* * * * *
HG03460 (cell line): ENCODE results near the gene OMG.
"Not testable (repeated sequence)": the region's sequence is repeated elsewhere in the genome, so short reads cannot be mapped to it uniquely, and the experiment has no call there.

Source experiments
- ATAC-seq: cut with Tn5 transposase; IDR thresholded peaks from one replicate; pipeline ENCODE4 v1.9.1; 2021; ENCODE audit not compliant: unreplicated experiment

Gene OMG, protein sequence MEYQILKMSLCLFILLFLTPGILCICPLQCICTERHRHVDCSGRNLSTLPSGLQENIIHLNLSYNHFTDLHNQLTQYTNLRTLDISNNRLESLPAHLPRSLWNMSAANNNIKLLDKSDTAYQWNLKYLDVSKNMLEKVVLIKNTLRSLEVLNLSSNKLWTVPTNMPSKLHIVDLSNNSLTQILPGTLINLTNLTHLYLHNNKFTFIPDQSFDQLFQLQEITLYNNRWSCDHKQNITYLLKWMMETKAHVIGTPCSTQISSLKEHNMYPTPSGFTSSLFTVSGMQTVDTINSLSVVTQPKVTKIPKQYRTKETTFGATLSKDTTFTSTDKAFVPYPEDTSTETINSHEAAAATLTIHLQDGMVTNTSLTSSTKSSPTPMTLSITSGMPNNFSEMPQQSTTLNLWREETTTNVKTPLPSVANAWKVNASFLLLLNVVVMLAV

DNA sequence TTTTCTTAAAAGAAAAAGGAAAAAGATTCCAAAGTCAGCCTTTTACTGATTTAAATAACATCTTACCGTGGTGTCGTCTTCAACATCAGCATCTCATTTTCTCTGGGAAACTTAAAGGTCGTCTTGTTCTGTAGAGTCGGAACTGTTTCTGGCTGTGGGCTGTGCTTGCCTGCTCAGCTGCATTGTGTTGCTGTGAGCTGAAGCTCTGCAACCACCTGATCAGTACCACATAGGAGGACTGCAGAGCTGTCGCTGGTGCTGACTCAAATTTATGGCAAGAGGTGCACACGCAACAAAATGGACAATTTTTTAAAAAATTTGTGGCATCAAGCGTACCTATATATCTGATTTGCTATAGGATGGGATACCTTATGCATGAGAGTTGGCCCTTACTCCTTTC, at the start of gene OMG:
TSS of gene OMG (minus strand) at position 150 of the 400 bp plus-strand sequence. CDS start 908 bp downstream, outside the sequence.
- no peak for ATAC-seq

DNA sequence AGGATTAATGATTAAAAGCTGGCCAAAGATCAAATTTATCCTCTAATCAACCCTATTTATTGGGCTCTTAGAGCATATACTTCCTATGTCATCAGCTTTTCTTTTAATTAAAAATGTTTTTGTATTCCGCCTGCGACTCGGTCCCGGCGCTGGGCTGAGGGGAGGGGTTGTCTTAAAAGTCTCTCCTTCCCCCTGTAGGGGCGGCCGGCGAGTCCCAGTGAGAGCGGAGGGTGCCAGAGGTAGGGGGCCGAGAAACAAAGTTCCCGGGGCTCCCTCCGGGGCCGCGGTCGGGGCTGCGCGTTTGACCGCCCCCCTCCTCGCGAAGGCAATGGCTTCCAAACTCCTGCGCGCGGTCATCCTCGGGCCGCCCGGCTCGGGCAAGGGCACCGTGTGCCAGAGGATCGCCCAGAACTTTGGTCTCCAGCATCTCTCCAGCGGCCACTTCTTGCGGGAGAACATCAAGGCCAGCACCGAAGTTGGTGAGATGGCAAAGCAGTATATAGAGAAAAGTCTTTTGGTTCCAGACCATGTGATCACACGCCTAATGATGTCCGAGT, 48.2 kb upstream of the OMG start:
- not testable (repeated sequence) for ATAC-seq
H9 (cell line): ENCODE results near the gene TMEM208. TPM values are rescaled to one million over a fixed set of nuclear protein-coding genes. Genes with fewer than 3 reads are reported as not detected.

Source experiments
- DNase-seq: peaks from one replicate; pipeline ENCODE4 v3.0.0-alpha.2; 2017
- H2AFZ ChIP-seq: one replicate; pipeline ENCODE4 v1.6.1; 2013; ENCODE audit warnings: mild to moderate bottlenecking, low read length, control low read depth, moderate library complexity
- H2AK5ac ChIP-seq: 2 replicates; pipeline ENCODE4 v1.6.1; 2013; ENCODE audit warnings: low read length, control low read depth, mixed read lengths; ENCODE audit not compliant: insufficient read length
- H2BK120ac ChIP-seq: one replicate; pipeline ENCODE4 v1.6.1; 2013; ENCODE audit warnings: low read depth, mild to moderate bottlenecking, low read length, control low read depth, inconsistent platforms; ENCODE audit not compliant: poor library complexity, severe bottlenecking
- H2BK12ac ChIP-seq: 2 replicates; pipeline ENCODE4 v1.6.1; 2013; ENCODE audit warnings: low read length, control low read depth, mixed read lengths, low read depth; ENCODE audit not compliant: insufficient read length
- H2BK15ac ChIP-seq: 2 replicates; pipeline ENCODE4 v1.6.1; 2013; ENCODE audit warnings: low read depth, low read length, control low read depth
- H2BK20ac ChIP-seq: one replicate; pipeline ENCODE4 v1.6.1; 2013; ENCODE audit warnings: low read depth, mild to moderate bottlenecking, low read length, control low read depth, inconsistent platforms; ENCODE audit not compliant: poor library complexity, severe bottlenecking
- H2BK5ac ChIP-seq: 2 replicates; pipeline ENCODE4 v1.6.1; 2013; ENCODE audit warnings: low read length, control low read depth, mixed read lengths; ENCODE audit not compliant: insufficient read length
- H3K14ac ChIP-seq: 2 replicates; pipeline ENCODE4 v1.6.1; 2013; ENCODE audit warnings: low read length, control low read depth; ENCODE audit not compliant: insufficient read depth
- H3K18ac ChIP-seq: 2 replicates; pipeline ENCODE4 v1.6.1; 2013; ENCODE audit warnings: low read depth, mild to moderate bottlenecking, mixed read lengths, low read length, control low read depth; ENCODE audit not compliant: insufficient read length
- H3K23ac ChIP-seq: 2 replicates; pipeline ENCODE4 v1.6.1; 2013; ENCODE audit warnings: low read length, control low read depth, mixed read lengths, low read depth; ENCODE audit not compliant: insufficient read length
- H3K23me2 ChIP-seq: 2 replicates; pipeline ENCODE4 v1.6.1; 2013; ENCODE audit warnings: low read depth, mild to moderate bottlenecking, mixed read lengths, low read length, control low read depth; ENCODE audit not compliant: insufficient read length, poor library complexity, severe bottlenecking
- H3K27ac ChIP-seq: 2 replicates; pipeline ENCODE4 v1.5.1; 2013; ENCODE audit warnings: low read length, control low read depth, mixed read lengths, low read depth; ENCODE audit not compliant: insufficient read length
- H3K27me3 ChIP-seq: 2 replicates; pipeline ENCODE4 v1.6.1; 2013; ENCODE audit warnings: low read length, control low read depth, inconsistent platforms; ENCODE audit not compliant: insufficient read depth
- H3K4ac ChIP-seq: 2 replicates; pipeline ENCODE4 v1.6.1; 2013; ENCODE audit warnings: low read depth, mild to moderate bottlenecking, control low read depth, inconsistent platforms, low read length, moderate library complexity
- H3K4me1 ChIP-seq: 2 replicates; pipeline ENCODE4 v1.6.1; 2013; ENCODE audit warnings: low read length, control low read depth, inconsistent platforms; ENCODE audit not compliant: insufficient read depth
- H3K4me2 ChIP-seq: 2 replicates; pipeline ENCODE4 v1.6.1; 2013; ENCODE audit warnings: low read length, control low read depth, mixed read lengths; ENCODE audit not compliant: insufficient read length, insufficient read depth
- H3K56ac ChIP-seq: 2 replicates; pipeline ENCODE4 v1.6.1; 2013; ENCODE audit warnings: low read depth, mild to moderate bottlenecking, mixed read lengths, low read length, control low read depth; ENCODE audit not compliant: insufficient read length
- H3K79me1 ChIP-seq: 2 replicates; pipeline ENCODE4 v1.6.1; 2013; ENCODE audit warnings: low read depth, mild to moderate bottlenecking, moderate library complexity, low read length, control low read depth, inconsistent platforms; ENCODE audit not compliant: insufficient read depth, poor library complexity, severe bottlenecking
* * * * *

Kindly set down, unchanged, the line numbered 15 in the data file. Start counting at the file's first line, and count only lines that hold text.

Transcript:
- H2AK5ac ChIP-seq: 2 replicates; pipeline ENCODE4 v1.6.1; 2013; ENCODE audit warnings: low read length, control low read depth, mixed read lengths; ENCODE audit not compliant: insufficient read length